Voters Have a Choice in Greenville Mayoral Race

Nov 3, 2017

Two Greenville City Council members are giving voters a choice in the city’s first contested, incumbent-less mayoral race in a decade. The competitive race began soon after former Mayor Allen Thomas resigned before the end of his term.

One candidate comes from the private sector, the other has spent most of his career teaching at a public university. One has served two years on the council, the other has served 10 years.  But the differences between Council Member P.J. Connelly, District 5, and At-large Council Member Calvin Mercer don’t end there – they both have very different views on how to make Greenville a better place to live.  Connelly, who’s owned a real estate business for 10 years, says his private sector experience influences how he’d lead the city.

“I feel like I’m more pro-growth, more moving things forward than we are right now," he said. "I don’t think he has that same thought process.” 

He measures growth by the number of new businesses moving to the city, and maintains that high-paying jobs are key to economic development, Connelly said.  But Mercer, who’s served on the council for ten years, says the city shouldn’t welcome any type of development. Instead, it should encourage businesses and development that will improve the city’s quality of life, he said. 

“I am not pro-development anywhere, anytime, pro-growth anywhere, anyway because it’s not sustainable. Again, you want to build quality into your growth," he said.  "I don’t want growth just in the next six months, I want growth in the next six years and the next 16 years.” 

If he’s elected mayor, he would continue to advocate for cleaner parks more sidewalks, bike lanes and greenways, Mercer said. These improvements will attract professionals to the area and help retain East Carolina University graduates, he said.

Council Member P.J. Connelly, District 5, (left) and At-large Council Member Calvin Mercer (right).
Credit City of Greenville

“Greenways are important. They are linear parks. They are another way for people to not only get around, but to recreate and be healthy and stay healthy," he said. "If you go to progressive cities, cities that are viewed as the top cities you want to move to, they have greenway programs, they have walkability, bikability.” 

Because municipal elections are non-partisan, voters can’t draw a distinction between Mercer and Connelly based on political party. But the two candidates have voted differently while on the city council.  When the council considered buying the Imperial Tobacco Warehouse downtown after the city received a grant to clean up the toxic site, Connelly voted against the aquisition. Mercer voted in favor of the project, along with the majority of council members.

“So, the Imperial site is going to be a real great addition to our city. And it’s an example of the kind of public private partnership, going after grants that I think characterizes how I will try to lead the city," Mercer said.  "It also is a good example of the differences between my major opponent and myself.”

For his part, Connelly says he's not totally opposed to the city working with developers on major projects.  But those ambitions shouldn’t take precedence over basic infrastructure improvements, he said.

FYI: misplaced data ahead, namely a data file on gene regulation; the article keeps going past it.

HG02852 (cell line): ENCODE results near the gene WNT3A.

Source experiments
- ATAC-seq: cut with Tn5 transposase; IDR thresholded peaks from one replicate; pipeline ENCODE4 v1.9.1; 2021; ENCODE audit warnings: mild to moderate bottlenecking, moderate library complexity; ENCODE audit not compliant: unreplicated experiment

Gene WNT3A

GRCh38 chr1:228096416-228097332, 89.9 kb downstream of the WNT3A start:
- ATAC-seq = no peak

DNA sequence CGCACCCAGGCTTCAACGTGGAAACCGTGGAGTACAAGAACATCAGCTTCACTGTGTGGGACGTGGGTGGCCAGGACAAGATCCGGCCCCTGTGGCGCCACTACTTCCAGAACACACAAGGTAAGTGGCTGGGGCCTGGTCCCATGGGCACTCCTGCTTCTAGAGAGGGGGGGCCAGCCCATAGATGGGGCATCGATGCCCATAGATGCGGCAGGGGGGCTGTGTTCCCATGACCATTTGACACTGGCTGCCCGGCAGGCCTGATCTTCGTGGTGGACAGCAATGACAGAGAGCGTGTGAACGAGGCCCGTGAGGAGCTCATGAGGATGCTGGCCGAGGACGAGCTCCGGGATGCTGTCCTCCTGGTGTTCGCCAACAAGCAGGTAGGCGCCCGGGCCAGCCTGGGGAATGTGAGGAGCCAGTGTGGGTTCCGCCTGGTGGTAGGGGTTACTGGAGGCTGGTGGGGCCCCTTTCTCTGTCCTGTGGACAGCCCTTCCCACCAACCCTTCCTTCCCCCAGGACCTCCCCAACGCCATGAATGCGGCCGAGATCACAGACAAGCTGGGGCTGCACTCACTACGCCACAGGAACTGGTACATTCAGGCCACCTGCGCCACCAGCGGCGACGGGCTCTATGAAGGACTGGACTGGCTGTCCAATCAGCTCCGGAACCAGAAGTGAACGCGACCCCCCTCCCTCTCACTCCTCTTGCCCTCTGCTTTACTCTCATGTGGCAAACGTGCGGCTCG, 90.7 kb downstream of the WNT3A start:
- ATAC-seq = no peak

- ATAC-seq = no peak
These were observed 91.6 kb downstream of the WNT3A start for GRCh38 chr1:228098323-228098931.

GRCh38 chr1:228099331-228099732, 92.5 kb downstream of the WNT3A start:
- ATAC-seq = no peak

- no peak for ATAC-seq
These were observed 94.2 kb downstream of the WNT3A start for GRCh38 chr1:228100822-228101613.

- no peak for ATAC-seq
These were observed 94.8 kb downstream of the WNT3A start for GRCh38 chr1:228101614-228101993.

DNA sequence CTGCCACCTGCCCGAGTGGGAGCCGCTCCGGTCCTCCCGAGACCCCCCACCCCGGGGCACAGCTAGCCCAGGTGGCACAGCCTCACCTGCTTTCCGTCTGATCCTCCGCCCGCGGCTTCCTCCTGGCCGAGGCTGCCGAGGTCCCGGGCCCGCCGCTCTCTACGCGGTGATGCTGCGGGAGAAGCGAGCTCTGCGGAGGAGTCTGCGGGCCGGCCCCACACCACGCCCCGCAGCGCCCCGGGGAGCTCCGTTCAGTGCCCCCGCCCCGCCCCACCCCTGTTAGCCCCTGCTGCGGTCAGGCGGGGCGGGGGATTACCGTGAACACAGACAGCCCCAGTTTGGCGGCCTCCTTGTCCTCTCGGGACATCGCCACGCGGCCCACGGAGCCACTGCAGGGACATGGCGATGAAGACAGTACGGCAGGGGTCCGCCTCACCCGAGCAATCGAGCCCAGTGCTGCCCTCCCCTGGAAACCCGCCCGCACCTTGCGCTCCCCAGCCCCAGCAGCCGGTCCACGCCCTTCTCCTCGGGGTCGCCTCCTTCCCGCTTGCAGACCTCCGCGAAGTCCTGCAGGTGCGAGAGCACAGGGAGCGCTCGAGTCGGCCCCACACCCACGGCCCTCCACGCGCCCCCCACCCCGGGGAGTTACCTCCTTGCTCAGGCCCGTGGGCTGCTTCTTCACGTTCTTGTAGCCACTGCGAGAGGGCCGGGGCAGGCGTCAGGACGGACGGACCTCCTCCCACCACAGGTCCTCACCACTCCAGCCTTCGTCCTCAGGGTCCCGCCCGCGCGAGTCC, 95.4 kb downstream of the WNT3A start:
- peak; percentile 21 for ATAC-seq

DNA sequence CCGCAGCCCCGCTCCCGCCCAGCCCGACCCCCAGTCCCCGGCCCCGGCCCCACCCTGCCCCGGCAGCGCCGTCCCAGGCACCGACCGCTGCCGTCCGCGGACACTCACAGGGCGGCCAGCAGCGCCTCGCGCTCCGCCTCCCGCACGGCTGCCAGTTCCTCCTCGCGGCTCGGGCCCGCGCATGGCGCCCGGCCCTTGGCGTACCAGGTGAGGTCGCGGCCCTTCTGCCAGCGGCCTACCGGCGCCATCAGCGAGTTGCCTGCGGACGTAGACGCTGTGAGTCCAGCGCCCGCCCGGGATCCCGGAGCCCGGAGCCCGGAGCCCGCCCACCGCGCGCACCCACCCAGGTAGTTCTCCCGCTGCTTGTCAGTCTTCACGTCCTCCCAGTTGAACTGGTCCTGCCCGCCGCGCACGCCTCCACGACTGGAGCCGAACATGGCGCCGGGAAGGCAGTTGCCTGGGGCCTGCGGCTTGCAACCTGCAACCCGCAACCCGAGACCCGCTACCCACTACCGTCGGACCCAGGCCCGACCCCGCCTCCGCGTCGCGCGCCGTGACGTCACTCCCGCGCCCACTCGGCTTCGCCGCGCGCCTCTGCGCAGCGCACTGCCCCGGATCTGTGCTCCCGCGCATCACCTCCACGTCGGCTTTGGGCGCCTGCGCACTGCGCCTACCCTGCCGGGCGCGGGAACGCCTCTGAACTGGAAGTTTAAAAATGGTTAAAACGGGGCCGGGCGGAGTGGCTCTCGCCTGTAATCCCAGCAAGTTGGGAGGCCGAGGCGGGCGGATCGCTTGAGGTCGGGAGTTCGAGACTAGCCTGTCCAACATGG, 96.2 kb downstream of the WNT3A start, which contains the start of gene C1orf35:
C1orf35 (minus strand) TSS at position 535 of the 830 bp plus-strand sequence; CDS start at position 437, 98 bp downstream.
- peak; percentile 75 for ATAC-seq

“I think a lot of times you get lost looking for that pie in the sky and trying to figure out what that next big thing will be. You could look at a $20 or 30 million project that might be great, it might be fancy, it might be shiny. But is that going to grow our community?  I think a lot of times we lose focus on cleanliness throughout our city. I think when you go to different communities, you’ll see that the grass is really well kept, there’s no trash in the area, their infrastructure doesn’t have potholes,”  Connelly said.   

In addition to leading the council on policy matters, the mayor also serves as the face of the city – that means attending ceremonies, working with county and state lawmakers and welcoming new businesses into the city.  If he wins the mayoral spot on Tuesday, Connelly said, he will use his background in business to encourage prospective employers to re-locate to the city.

“I want us to be friendly for people coming and looking to open a business here because I think it’s important. The more people that we welcome into our community, the more people that come here and locate here. I hate to say it, but the more taxes that we’ll receive," he said.  "And that’s more that we can do as a community to help out on infrastructure, to help out on public services, our public safety and to help on recruiting businesses.”

Campaign finance reports show both Connelly and Mercer have raised a little more than $44,000 each. But Connelly has relied on fewer contributions in larger sums – with only $225 coming from contributions that are $50 or less. Conversely, mercer has received more than twice as many contributions this year – with about $3,800 coming from individuals giving $50 or less. 

Curtis Pulley and Ernest Reeves are also running for mayor. Neither of those candidates have ever served in local government.  And their campaigns have raised less than $1,000 each.   

Election Day is Tuesday, November 7, in several municipalities across Eastern North Carolina.